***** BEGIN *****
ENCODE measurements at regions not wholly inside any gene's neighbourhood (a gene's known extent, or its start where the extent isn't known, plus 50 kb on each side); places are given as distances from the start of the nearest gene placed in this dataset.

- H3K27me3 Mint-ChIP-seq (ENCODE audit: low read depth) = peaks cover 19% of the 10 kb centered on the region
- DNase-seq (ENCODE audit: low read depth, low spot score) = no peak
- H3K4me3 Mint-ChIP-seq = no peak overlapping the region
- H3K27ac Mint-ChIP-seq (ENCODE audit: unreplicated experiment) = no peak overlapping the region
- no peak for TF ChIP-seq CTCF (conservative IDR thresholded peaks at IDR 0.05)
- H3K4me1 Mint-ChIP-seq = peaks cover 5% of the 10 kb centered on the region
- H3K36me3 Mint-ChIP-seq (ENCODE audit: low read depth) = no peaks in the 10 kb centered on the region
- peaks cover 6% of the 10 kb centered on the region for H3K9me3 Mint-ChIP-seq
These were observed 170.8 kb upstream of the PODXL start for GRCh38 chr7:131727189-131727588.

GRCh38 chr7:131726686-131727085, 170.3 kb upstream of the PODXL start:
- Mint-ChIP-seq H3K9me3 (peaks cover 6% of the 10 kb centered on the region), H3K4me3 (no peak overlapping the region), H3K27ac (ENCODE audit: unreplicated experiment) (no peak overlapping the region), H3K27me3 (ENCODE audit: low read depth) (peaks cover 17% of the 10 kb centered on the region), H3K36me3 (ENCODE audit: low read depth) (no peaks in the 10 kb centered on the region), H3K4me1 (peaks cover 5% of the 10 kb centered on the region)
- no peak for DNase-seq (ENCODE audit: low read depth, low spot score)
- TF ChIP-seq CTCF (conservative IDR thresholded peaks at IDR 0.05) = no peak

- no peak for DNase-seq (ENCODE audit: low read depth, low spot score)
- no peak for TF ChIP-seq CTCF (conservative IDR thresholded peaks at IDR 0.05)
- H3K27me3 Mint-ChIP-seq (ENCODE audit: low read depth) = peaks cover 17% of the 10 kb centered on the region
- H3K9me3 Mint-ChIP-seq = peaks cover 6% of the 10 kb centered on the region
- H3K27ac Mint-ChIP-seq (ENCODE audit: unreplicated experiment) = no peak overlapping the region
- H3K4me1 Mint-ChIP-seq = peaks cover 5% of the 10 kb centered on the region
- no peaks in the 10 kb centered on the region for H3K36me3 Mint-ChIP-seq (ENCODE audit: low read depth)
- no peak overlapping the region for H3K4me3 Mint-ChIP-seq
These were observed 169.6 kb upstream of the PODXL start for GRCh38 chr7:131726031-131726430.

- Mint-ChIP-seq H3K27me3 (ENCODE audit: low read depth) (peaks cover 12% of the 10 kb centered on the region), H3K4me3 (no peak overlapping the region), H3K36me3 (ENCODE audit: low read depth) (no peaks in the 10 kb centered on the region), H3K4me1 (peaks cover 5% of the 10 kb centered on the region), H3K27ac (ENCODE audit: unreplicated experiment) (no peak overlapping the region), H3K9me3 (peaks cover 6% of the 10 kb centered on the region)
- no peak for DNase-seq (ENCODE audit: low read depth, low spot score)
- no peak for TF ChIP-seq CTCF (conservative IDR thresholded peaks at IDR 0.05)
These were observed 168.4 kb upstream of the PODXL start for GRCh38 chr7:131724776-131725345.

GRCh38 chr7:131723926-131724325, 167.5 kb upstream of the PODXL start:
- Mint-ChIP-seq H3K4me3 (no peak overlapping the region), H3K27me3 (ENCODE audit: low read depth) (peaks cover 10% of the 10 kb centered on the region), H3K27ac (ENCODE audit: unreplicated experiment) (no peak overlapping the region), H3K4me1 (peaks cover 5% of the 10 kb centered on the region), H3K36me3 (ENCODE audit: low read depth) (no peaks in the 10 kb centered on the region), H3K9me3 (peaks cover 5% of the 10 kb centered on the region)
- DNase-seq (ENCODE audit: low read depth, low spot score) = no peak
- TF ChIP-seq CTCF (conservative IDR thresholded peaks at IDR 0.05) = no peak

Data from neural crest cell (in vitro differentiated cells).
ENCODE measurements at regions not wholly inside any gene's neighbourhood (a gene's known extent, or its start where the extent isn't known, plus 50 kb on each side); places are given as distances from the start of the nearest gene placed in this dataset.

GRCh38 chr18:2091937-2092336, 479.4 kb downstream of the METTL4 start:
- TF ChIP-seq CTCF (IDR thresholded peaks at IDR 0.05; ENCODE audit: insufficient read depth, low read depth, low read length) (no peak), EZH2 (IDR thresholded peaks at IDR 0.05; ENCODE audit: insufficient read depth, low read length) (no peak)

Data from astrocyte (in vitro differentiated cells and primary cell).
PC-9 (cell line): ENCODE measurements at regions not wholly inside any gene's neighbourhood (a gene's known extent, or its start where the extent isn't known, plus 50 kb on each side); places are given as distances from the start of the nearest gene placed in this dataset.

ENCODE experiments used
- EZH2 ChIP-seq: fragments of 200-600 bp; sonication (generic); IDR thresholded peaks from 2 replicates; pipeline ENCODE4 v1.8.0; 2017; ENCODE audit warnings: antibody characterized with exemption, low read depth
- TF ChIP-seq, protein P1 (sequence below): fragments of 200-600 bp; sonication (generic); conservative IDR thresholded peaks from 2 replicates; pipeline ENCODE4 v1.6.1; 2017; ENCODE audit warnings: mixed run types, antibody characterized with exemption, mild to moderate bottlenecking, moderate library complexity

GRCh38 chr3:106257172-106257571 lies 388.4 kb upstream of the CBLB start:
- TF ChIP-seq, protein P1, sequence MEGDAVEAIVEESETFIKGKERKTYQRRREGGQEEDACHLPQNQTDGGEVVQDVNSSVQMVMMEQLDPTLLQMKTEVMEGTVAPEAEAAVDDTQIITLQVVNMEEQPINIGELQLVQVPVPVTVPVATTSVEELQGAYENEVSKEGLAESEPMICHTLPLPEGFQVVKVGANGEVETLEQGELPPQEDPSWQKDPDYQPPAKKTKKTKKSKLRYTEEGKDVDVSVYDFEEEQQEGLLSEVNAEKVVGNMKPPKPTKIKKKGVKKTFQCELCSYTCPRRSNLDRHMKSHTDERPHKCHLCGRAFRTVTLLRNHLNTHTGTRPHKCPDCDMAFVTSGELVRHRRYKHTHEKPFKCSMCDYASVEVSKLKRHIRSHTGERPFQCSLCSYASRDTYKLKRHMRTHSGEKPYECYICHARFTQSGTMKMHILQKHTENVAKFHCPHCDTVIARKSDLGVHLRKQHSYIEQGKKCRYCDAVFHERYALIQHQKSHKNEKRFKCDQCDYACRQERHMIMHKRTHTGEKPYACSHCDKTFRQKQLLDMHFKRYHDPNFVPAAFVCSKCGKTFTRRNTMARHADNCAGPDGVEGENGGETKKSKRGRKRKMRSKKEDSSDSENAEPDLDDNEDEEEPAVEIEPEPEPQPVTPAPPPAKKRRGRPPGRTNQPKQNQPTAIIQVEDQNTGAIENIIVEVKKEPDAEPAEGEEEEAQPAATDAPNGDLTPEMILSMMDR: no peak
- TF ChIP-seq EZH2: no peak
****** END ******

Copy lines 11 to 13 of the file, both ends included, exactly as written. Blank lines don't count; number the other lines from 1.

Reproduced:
GRCh38 chr7:131726686-131727085, 170.3 kb upstream of the PODXL start:
- Mint-ChIP-seq H3K9me3 (peaks cover 6% of the 10 kb centered on the region), H3K4me3 (no peak overlapping the region), H3K27ac (ENCODE audit: unreplicated experiment) (no peak overlapping the region), H3K27me3 (ENCODE audit: low read depth) (peaks cover 17% of the 10 kb centered on the region), H3K36me3 (ENCODE audit: low read depth) (no peaks in the 10 kb centered on the region), H3K4me1 (peaks cover 5% of the 10 kb centered on the region)
- no peak for DNase-seq (ENCODE audit: low read depth, low spot score)